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Gates backs lawmakers' oversight of drone program

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Photo -   FILE - In this Dec. 11, 2008 file photo Defense Secretary Robert Gates stands by an unmanned aerial vehicle (UAV) at Kandahar Air Field in Kandahar, Afghanistan. Gates, a former defense secretary and spy chief, is backing lawmakers’ proposal to form a special court to review President Barack Obama’s deadly drone strikes against Americans linked to al-Qaida. Gates said Obama’s use of the unmanned and lethal drones follows tight rules, but he shares lawmakers’ wariness over using drones to target al-Qaida operatives and allies from the sky. (AP Photo/Scott Olson, Pool)
FILE - In this Dec. 11, 2008 file photo Defense Secretary Robert Gates stands by an unmanned aerial vehicle (UAV) at Kandahar Air Field in Kandahar, Afghanistan. Gates, a former defense secretary and spy chief, is backing lawmakers’ proposal to form a special court to review President Barack Obama’s deadly drone strikes against Americans linked to al-Qaida. Gates said Obama’s use of the unmanned and lethal drones follows tight rules, but he shares lawmakers’ wariness over using drones to target al-Qaida operatives and allies from the sky. (AP Photo/Scott Olson, Pool)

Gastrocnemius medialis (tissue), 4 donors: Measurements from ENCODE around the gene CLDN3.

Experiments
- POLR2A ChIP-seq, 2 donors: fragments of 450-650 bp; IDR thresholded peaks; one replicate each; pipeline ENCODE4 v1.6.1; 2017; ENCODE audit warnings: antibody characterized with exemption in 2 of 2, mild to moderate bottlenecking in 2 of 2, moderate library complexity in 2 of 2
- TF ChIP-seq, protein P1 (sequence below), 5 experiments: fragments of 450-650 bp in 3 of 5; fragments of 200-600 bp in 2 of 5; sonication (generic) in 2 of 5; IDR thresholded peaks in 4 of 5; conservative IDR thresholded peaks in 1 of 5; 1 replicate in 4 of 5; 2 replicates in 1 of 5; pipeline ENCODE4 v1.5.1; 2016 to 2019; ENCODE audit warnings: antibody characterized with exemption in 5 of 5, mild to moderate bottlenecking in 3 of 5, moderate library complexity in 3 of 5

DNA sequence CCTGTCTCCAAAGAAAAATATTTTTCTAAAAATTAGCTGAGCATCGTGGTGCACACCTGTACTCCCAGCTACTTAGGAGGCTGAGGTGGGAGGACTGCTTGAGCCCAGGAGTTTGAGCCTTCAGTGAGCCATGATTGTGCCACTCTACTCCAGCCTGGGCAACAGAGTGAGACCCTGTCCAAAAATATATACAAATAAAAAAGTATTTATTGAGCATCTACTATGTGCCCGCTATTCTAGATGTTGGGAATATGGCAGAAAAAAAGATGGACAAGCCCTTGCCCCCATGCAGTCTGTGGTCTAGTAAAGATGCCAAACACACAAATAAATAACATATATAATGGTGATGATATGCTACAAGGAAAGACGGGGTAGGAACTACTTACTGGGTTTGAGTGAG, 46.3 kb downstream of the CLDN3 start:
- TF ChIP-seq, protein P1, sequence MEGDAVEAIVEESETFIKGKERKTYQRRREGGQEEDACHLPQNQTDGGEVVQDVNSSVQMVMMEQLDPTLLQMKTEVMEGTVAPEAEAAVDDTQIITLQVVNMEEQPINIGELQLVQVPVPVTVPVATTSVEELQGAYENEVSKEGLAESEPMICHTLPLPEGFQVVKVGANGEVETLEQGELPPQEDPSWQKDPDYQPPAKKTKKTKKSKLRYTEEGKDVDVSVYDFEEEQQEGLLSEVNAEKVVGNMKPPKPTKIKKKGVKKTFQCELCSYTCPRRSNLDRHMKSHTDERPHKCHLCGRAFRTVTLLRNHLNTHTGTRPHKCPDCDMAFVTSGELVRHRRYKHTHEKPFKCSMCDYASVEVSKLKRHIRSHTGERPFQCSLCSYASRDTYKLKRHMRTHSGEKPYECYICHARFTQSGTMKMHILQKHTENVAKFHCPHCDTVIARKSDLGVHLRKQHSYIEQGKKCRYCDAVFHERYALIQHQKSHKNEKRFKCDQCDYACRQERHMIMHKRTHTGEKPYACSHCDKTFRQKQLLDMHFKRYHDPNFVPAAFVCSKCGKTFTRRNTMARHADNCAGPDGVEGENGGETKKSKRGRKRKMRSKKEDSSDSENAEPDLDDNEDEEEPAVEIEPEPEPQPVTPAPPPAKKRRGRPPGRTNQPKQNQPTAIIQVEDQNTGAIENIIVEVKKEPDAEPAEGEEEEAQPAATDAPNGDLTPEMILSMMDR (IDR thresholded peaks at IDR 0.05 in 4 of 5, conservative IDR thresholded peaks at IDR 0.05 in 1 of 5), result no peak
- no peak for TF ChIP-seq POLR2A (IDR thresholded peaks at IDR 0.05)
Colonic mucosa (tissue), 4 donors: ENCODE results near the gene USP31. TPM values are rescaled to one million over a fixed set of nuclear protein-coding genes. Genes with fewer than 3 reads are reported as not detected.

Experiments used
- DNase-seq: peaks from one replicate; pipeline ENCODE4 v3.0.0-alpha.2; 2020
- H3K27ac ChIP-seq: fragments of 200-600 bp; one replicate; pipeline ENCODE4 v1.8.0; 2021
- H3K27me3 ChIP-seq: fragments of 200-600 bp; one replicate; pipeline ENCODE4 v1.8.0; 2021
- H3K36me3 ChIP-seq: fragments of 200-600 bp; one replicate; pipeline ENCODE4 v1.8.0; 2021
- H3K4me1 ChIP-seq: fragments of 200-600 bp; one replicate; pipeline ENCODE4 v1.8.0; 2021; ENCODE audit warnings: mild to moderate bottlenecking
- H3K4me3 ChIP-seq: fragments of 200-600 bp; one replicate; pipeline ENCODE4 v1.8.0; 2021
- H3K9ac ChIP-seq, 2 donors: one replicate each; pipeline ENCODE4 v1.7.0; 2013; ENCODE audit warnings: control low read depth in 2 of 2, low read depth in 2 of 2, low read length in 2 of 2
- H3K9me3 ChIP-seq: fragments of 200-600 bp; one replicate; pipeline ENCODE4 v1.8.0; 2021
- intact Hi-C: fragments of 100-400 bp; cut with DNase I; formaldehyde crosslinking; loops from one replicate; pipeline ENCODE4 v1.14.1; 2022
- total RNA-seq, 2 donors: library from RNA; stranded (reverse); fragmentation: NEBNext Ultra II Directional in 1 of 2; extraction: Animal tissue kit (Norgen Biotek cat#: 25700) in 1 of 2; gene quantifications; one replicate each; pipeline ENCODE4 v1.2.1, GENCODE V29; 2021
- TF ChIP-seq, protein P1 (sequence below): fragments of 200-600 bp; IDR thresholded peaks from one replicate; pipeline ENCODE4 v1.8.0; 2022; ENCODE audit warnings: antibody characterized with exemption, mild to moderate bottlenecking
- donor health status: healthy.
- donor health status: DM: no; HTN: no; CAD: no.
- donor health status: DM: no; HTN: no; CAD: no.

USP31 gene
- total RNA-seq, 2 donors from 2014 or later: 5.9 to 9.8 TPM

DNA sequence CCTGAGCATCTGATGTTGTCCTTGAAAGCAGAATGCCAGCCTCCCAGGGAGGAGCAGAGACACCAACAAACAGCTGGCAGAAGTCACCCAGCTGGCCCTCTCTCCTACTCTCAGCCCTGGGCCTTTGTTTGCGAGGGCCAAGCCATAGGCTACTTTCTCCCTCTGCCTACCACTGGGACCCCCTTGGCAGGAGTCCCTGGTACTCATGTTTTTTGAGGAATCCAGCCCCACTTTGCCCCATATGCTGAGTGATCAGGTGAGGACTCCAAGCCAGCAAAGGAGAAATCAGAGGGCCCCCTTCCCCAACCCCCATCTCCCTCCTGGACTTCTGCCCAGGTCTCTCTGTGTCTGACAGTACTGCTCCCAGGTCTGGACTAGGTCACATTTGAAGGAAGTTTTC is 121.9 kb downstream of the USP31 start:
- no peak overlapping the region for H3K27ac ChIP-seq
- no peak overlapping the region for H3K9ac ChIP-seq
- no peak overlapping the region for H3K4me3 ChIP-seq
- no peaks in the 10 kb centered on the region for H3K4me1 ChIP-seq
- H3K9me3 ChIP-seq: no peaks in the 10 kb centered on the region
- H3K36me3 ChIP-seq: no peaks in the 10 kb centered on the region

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WASHINGTON (AP) — Robert Gates, a former defense secretary and spymaster, is backing lawmakers' proposal to form a special court to review President Barack Obama's deadly drone strikes against Americans linked to al-Qaida.

Gates, who led the Pentagon for Presidents George W. Bush and Obama and previously served as the Central Intelligence Agency's director, says Obama's use of the unmanned drones follows tight rules.

But in an interview aired Sunday on CNN, Gates said he shares lawmakers' wariness over unchecked use of the lethal weapons.

Obama has favored the use of remote-controlled drones to strike al-Qaida with lethal missiles in places such as Pakistan and Yemen.

But lawmakers are leery of unrestricted targets and are pushing for greater oversight.

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